By Blerim Abedini, The Institute for Security Studies and Development, ISSD-NM

– The economic crisis that swept through Ukraine after the war has profoundly impacted the citizens of the Balkans and beyond. As businesses struggle to stay afloat, many have been forced to close their doors, leaving employees without jobs and causing a ripple effect throughout the economy. To make ends meet, many individuals have been forced to emigrate in search of employment opportunities, leading to a noticeable decrease in population. This has also decreased general consumption, as people are forced to save their money for essential expenses. Furthermore, the economic downturn has also affected household inventory and the ability of families to purchase household appliances, further diminishing their quality of life. Unfortunately, this dire situation has also created a breeding ground for negative phenomena in society, including the rise of black market trade and criminal groups, particularly in the realm of narcotics. The constant reports of these activities in the media only add to the sense of despair and hopelessness in the wake of the economic crisis.
The indolence of the state in addressing negative phenomena has become an all too familiar pattern, especially when it comes to resolving judicial disputes. This inaction has indirectly allowed these incidents to flourish, giving the judiciary an easy excuse to wash their hands of the matter. In the Balkan states, corruption has become alarmingly rampant, particularly in those countries aspiring to join the European Union. Privatization of state property, including former factories and businesses, has become a breeding ground for illegal activities. It is no secret that the leadership of the judiciary, along with those closely associated with it, have taken advantage of this situation through acts of bribery and corruption. From prosecutors to lawyers, judges, and even swindlers, everyone seems to have their hands in the pot. This state of affairs speaks volumes about the current state of affairs and the lack of accountability within the system.
As reported by Transparency International, the Balkans in 2023 saw a disturbing trend of corruption, with Bosnia receiving the highest ranking of 108. Following closely behind were Serbia at 104, Albania at 98, Kosovo at 83, and North Macedonia and Hungary tied at 76. Corruption seemed to be a pervasive issue in these countries, with Romania and Montenegro ranking at 63, Greece at 59, Croatia at 57, and Slovenia at 42. Such high levels of corruption have resulted in the creation of bureaucratic states, where the government seeks to suppress citizen participation and free thinking. In addition, the countries aspiring to join the European Union have struggled to establish a plural political system, reminiscent of the one-party rule of the past. This paints a worrying picture for the state of democracy and transparency in the Balkan region.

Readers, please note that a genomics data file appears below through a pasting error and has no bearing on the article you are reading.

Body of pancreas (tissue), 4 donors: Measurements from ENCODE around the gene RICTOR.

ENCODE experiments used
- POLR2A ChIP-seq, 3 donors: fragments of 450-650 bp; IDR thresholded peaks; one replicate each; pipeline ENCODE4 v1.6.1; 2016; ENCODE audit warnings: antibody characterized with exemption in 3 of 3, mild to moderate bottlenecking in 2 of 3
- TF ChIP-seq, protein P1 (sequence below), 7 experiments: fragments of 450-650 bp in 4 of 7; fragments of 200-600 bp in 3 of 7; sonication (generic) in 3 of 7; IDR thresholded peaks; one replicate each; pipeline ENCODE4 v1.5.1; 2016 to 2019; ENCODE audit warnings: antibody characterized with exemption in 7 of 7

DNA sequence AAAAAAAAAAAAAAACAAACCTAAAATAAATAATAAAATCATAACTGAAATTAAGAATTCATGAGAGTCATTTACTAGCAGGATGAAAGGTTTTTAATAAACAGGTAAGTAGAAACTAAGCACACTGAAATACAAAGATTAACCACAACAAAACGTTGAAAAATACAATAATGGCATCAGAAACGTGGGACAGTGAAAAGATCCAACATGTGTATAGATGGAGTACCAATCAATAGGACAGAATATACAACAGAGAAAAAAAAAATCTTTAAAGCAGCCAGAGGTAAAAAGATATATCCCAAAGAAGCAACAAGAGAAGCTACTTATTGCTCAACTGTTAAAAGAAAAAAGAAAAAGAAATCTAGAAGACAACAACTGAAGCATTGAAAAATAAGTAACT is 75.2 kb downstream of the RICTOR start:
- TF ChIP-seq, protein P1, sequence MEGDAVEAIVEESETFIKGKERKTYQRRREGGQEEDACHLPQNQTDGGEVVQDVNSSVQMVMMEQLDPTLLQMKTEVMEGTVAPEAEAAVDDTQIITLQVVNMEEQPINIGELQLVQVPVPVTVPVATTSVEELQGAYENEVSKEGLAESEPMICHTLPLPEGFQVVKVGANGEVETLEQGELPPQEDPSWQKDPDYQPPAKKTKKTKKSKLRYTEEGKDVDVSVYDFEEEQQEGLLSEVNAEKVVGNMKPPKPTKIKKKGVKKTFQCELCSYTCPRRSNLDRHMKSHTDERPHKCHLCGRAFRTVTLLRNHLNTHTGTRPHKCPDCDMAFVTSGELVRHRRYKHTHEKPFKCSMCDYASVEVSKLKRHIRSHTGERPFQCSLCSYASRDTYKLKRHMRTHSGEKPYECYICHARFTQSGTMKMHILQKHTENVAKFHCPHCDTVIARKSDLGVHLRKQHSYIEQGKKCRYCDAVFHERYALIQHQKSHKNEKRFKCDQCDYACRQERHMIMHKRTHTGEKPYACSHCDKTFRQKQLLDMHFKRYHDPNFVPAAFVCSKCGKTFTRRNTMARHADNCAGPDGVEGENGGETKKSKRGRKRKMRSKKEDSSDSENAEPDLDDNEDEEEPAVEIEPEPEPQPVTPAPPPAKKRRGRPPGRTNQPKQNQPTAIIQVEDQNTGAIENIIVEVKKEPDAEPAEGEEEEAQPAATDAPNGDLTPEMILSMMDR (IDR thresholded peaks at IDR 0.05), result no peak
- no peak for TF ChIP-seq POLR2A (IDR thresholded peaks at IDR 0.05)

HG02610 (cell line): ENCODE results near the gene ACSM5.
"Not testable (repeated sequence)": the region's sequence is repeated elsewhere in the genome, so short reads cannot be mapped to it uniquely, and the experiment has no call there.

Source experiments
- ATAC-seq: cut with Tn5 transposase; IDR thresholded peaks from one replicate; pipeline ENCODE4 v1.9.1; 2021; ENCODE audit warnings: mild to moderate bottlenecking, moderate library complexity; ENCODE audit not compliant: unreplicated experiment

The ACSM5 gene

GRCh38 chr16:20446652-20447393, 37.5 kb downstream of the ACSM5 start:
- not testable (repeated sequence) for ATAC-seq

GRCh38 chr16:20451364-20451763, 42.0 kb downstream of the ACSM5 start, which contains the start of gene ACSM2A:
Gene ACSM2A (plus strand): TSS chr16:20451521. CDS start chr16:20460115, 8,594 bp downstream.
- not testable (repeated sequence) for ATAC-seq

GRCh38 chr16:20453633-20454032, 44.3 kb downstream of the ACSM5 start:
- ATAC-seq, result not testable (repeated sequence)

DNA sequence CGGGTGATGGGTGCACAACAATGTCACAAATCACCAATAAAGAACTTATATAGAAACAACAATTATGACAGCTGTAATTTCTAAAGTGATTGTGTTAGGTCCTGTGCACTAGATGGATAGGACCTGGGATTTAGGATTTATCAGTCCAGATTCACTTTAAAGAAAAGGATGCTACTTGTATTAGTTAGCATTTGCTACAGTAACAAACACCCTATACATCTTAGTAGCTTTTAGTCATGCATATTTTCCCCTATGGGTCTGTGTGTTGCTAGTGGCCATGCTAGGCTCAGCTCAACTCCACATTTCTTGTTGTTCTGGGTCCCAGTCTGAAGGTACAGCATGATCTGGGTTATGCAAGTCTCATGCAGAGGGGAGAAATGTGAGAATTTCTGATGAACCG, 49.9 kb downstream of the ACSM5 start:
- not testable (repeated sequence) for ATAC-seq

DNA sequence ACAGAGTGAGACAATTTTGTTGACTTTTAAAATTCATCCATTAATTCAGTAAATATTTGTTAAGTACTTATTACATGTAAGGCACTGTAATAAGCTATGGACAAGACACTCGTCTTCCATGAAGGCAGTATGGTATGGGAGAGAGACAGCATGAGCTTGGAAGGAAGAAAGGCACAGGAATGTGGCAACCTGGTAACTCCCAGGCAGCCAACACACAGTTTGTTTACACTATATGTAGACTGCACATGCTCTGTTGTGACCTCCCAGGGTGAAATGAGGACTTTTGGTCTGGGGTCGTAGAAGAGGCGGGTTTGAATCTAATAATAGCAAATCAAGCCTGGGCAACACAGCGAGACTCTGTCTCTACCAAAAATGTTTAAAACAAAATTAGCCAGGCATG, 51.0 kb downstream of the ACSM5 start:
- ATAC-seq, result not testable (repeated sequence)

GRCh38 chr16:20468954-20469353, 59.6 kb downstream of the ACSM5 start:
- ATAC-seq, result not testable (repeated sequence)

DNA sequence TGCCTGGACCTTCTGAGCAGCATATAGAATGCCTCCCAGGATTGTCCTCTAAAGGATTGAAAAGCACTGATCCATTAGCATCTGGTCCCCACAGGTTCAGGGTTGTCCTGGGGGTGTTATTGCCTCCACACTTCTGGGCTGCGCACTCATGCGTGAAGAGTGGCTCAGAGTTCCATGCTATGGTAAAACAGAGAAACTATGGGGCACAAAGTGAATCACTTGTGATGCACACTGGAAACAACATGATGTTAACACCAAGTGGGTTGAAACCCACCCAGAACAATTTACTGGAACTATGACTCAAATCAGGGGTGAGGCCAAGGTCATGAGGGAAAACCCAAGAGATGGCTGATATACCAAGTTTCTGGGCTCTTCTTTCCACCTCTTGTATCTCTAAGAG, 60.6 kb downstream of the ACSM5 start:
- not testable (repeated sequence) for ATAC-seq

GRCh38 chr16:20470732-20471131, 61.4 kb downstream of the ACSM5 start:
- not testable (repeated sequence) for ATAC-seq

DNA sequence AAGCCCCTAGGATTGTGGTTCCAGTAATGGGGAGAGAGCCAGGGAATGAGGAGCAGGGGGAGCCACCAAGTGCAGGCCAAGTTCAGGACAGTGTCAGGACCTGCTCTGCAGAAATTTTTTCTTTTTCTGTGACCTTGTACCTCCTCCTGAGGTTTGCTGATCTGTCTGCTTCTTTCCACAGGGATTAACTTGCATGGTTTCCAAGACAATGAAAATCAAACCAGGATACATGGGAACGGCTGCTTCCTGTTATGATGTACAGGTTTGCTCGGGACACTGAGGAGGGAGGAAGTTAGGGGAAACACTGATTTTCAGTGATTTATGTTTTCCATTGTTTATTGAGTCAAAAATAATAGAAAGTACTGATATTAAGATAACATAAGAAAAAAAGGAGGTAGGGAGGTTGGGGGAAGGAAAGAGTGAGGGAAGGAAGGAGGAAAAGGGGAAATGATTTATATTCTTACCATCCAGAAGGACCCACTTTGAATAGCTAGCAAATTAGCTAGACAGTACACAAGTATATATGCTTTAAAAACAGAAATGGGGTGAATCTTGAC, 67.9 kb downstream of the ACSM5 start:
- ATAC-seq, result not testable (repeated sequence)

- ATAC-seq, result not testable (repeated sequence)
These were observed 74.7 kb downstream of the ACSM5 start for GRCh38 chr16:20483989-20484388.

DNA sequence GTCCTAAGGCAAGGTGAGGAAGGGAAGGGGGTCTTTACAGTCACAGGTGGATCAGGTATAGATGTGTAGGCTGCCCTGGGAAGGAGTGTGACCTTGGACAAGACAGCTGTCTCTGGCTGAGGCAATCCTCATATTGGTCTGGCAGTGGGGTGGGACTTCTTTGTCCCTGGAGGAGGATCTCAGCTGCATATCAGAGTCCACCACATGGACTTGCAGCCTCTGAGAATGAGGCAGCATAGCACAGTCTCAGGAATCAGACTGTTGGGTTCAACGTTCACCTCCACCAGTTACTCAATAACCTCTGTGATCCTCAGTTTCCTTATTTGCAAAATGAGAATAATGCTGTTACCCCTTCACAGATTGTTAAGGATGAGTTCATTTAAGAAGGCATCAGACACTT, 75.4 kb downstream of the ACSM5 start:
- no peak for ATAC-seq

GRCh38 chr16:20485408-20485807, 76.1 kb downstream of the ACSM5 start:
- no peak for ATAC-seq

The recent falsified elections in Serbia have created a tense and unstable atmosphere in the Balkan peninsula. This has resulted in strained political relationships between neighboring countries, leading to delays or outright prohibitions on joint economic projects. One such project, the railway from Europe to the Bulgarian Black Sea coast through North Macedonia, has been neglected for decades due to political tensions and lack of cooperation. This railway, which would span 89 kilometers and receive support from EU funding, has the potential to greatly benefit citizens by improving connectivity, quality of life, and economic development. However, the current state of political affairs in Serbia and the Balkans is hindering progress and causing uncertainty for the future. One stark example of corruption in Macedonia is the pollution of the Vardar River. The degree of pollution in the river is alarming, with harmful chemicals and waste being dumped into the water, posing a serious threat to the environment and public health. The lack of infrastructure for households in the region also contributes to pollution, as proper waste disposal systems are not in place.

In Kosovo, the Enka Bechtel project serves as another illustration of corruption. The project, which aimed to improve infrastructure in the country, doubled in price during its implementation due to corrupt practices. This not only wastes taxpayer money but also hinders the progress and development of the whole country.

Corruption is a cancer that eats away at the fabric of society, undermining trust in government and impeding progress and development. The examples of corruption in the Enka Bechtel project and the Macedonia-Bulgaria gasification project in North Macedonia are just a few instances of how this pervasive issue can have far-reaching consequences.
In the case of the Enka Bechtel project, the raising of the project price due to incorrect expenditure estimates is a clear example of corruption at play. When projects are deliberately underestimated to secure contracts, it not only leads to financial losses for the government but also erodes public trust in the systems.
So, it can be seen that many corrupt affairs have been created within the Balkan states. It is crucial for state administration to prioritize the fight against corruption and to be vigilant in preventing its spread. Corruption has a detrimental impact on the economy, society, and overall progress of a nation. It is especially alarming when there are wealthy individuals who have been created through corrupt practices by previous governments. These individuals often wield immense power and influence, making it difficult to eradicate corruption from within the system. Therefore, it is imperative for state administration to take a firm stance against corruption and implement strict measures to ensure transparency and accountability. Failure to do so will only perpetuate the cycle of corruption and hinder the growth and development of the nation.